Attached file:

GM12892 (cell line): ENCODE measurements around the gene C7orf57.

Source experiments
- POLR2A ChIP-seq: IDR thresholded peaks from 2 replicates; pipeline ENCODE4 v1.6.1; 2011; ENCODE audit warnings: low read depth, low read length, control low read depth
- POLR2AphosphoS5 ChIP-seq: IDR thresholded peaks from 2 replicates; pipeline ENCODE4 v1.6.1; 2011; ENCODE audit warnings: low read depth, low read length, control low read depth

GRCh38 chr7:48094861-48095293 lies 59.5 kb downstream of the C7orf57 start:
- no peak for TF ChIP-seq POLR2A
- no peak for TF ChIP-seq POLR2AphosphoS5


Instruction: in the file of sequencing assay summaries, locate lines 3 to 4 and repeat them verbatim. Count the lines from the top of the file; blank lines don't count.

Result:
- POLR2A ChIP-seq: IDR thresholded peaks from 2 replicates; pipeline ENCODE4 v1.6.1; 2011; ENCODE audit warnings: low read depth, low read length, control low read depth
- POLR2AphosphoS5 ChIP-seq: IDR thresholded peaks from 2 replicates; pipeline ENCODE4 v1.6.1; 2011; ENCODE audit warnings: low read depth, low read length, control low read depth